He may not have been overly impressed with my racket skills. “Er, you hit very, erm, enthusiastically…” was his opinion. But he proved fascinating company, especially on the skills required to play on grass compared with other surfaces.

Austin was also clearly a big fan of the Hall of Fame that counts him and the other 200-plus luminaries from the game as inductees. It was easy to see why on a subsequent stroll round the galleries.

The same can be said about Newport itself. Built around a harbour that brought not only fortune to the area but glamour courtesy of the awe-inspiring houses that sit high on the cliffs overlooking the water, this town is a delight to explore.

It also has no shortage of celebrity connections, most notably as the stage for future President John Fitzgerald Kennedy’s nuptials to local girl Jacqueline Bouvier at St Mary’s Catholic Church in 1953. The Bouviers’ old home, Hammersmith Farm, became known as the “Summer White House” after JFK was elected President, having earlier been where the couple held their reception.

A boat trip round the harbour provides not only a fine view of the sprawling estate but also the countless other grand buildings and famous yachts that make Newport the playground of America’s aristocracy.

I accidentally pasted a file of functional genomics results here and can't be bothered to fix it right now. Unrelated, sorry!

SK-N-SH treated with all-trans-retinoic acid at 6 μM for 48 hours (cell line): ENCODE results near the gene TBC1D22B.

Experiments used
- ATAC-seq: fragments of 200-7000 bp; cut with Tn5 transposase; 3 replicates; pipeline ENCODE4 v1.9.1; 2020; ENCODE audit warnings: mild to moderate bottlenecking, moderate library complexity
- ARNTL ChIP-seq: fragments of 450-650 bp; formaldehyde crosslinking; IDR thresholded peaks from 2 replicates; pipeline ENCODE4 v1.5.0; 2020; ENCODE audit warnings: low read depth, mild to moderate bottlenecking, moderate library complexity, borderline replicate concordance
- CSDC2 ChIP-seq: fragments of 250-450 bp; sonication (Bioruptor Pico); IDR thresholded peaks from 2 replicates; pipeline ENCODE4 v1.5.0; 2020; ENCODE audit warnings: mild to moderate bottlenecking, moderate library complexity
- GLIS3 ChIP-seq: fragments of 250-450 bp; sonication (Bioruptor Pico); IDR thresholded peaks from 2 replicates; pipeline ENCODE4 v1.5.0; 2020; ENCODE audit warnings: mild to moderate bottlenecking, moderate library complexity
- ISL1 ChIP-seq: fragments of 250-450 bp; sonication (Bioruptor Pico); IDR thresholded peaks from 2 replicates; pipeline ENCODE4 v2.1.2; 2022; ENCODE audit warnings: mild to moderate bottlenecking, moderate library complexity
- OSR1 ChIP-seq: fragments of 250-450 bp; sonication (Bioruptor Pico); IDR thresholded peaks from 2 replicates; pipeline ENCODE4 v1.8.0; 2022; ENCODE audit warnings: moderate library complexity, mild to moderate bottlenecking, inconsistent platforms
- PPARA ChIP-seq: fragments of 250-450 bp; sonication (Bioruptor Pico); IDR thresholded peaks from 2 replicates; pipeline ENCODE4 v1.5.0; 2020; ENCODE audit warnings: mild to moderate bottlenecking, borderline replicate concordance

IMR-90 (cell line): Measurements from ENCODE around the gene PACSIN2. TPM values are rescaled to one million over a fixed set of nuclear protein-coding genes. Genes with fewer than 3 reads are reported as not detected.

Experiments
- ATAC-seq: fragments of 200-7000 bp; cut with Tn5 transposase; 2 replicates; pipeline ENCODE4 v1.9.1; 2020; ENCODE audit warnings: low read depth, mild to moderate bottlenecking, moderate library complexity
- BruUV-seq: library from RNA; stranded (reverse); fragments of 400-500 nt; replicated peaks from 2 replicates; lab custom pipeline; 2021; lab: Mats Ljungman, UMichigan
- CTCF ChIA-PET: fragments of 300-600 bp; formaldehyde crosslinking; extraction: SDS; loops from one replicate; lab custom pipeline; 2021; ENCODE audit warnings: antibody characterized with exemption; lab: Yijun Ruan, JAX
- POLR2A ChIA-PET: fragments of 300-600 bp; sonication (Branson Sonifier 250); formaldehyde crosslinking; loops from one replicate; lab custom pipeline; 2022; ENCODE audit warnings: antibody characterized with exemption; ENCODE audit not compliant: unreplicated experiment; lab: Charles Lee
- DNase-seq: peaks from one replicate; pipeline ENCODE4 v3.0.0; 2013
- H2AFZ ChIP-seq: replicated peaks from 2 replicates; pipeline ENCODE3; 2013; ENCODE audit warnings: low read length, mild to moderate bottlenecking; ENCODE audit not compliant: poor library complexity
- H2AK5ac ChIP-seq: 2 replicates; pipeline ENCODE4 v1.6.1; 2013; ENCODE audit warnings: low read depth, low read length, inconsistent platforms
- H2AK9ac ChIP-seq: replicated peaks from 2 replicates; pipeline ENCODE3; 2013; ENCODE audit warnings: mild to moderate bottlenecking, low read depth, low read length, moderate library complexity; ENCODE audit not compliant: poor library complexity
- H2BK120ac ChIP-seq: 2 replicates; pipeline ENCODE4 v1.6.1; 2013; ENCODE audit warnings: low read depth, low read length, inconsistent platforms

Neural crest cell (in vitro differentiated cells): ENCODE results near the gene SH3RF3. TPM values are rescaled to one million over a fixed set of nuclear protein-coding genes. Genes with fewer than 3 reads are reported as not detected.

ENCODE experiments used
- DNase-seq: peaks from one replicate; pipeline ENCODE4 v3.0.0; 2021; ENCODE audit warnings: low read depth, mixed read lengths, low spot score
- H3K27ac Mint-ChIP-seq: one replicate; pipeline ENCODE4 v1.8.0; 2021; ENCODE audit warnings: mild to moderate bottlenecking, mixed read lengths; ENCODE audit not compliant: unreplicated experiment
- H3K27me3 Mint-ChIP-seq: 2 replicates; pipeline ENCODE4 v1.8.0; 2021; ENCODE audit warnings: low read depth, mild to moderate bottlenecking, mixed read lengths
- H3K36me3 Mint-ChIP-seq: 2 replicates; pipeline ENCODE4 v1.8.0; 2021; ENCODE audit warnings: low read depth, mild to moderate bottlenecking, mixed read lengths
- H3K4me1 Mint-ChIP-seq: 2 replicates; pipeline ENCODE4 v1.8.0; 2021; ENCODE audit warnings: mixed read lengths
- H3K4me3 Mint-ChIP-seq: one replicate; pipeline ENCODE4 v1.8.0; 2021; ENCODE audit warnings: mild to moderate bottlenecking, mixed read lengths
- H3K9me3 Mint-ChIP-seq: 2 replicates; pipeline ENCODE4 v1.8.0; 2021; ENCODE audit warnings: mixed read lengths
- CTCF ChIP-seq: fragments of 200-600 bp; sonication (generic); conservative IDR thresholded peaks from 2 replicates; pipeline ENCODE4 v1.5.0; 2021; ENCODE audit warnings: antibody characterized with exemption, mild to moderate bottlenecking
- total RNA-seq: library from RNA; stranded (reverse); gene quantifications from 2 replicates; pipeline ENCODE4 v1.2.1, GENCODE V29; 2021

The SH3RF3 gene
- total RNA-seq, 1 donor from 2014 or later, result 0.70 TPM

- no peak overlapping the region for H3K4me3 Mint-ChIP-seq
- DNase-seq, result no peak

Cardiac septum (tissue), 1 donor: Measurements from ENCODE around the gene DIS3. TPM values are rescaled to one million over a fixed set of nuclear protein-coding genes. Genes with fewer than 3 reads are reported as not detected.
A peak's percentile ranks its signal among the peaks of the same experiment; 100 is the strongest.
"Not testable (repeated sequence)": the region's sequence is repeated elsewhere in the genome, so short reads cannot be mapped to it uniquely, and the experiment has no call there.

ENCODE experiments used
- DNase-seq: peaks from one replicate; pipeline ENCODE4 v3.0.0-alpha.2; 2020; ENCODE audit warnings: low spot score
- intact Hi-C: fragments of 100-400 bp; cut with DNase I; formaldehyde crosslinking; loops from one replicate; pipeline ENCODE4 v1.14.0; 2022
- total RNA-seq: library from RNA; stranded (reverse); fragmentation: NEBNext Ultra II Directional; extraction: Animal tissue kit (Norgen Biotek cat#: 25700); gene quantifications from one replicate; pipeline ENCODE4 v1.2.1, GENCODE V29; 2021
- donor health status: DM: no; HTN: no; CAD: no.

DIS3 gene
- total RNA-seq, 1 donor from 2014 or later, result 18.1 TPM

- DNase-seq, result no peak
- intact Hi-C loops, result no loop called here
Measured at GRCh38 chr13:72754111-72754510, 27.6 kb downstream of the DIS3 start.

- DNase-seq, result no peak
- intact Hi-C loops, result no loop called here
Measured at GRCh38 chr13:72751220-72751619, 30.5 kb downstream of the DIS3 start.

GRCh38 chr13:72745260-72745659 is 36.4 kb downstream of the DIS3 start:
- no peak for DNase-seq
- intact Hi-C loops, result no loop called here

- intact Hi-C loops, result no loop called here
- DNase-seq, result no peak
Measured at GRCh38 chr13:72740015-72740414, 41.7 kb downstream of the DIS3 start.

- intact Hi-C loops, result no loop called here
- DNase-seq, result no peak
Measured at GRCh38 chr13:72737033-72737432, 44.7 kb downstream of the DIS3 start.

Thirty miles to the north is Providence, the capital and first stop-off on a tour of Rhode Island that provided sufficient glimpses of New England’s beauty that I am determined to make a return visit.

Home to Brown University, an Ivy League institution whose recent alumni includes Harry Potter actress Emma Watson, Providence has carved out a reputation as a leader in education.

But, as I discovered, the town has so much more to offer than that. From the quaint and beautifully-preserved buildings of Benefit Street through to the town’s signature WaterFire event that sees scores of braziers along the river lit 12 times a year, the most populated city in Rhode Island has plenty to offer.

Its residents were also the first to take military action against the English at the start of the American Revolution, something a surprisingly high number of locals took great delight in mentioning.

Providence is best explored on foot and a short 15-minute stroll from the centre is Federal Hill, a neighbourhood with a distinct Italian feel.

Here, I met acclaimed chef Walter Potenza. Not only did “Chef Walter”, as he is known, provide me with what has since proved to be a most useful lesson in creating my own Italian dishes at his Cooking School on Atwells Avenue.

But Italian-born Walter also proved a fascinating storyteller. He arrived in the US in the Seventies with just a few lira and went on to play football alongside George Best before setting up a successful restaurant chain. The very epitome of the American Dream.


• Richard flew to Boston with Virgin Atlantic from London Heathrow, with return flights priced at £555 including all taxes and charges. He hired a vehicle with Affordable Car Hire ( from Boston Logan Airport, with prices from around £150 per week. For further information on all the attractions he visited in Rhode Island, visit and